Ohio Budget Impacts Private Companies and Owners – July 02, 2013 by Tracy Monroe

Governor Kasich recently signed the biennial budget bill, House Bill 59, which creates significant tax ramifications for individuals and businesses. The most noteworthy provisions of the FY 2013-2014 budget for privately held businesses and their owners include personal income tax cuts, a small business deduction and changes to Ohio’s Commercial Activity Tax (CAT).

Personal Income Tax Cut

The new budget reduces personal income tax rates by 10% across all brackets. This is a permanent cut that will be phased in over three years. Rates are retroactive from January 1, 2013. The chart below illustrates the change realized in the highest tax bracket through 2015.

Calendar Year Previous Top Rate New Top Rate
2013 5.913% 5.41%
2014 5.41% 5.38%
2015 5.38% 5.33%

Small Business Income Deduction

An opportunity for small business owners is the small business income deduction, retroactive as of January 1, 2013. While not as significant as in the governor’s original proposal, the deduction applies to owners in partnerships, sole proprietorships, limited liability companies and S Corporations. Single or joint filers are able to deduct up to $125,000 for every $250,000 of Ohio business income. Married filing separate filers can deduct $62,500 (each) up to $125,000 (each) of Ohio business income. This deduction helps to ease the disparity between C Corporations that don’t pay Ohio income tax and flow-through entities that do.

CAT Changes

Beginning on or after January 1, 2014, Ohio will introduce a variable minimum CAT structure. The $150 minimum tax due on annual taxable gross receipts between $150,000 and $1 million will remain unchanged, but larger companies will pay more according to the new tiered structure:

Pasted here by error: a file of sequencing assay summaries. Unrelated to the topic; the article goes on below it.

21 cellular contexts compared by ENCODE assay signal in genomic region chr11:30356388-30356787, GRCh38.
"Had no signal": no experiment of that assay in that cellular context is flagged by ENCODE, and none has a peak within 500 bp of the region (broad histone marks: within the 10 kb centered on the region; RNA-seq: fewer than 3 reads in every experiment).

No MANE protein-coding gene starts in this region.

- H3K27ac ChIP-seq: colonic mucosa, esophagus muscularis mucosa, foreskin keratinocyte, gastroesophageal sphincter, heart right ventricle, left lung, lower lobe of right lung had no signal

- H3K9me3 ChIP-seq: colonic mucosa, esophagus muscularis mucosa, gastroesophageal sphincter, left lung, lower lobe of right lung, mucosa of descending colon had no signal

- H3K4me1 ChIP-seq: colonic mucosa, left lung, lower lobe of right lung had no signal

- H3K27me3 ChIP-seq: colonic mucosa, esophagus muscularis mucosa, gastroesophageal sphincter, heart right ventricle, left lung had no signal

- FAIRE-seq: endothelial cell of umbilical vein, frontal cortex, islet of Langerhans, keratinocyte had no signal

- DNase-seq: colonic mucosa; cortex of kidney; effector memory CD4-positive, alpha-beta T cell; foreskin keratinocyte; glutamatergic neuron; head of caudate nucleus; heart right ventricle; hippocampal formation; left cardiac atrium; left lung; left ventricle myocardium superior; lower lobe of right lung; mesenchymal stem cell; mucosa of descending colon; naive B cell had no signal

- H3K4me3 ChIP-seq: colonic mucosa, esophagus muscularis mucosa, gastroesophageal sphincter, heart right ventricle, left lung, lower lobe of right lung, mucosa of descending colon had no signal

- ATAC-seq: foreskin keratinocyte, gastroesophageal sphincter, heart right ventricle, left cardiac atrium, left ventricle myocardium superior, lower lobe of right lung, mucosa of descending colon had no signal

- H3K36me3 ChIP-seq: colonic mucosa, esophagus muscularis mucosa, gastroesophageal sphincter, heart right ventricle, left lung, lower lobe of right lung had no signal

Annual Taxable Gross Receipts Minimum CAT Tax Due*
$1 million-plus to $2 million $800
$2 million-plus to $4 million $2,100
$4 million-plus $2,600

* CAT amounts listed are in addition to the 0.26% assessed on receipts over $1 million.

This new structure will phase out the benefit of the first $1 million only being subject to a minimum tax. Also, all annual filers, e.g., those with $1 million in Ohio gross receipts or less, must now pay their CAT online through the Ohio Business Gateway.

Miscellaneous Items

Among other niche provisions that did or did not make their way into the final budget, individuals will be glad to hear the proposal to impose sales tax on a variety of services did not become a reality. There are, however, other sale and use tax changes, such as increasing the statewide sales and use tax from 5.5% to 5.75% beginning September 1, 2013. Sales and use tax will also now be applied to videos, music and ebooks transferred electronically as well as to certain magazine subscriptions.

The overall theme of Ohio’s new budget seems to focus on shifting the tax burden away from individuals and onto businesses. Measures that will impact businesses the most, such as raising the sales tax rate and increasing CAT minimums, will result in more state income from businesses and will support the new individual tax cuts.

For more information on the budget’s impact on you or your organization, contact Tracy Monroe at tmonroe@cohencpa.com or a member of your service team.


This communication is for information only, and any action should only be taken after a detailed review of the specific situation and appropriate consultation.

Notwithstanding that these materials do not constitute legal, accounting or other professional advice, as may be required by United States Treasury Regulations and IRS Circular 230, you should be advised that these materials are not intended or written to be used, and cannot be used by you or any other person, for the purpose of avoiding penalties that may be imposed under federal tax laws. No written statement contained in these materials may be used by any person to support the promotion or marketing of or to recommend any federal tax transaction(s) or matter(s) addressed in these materials, and any taxpayer should seek advice based on the taxpayer’s particular circumstances from an independent tax advisor with respect to any such federal tax transaction matter.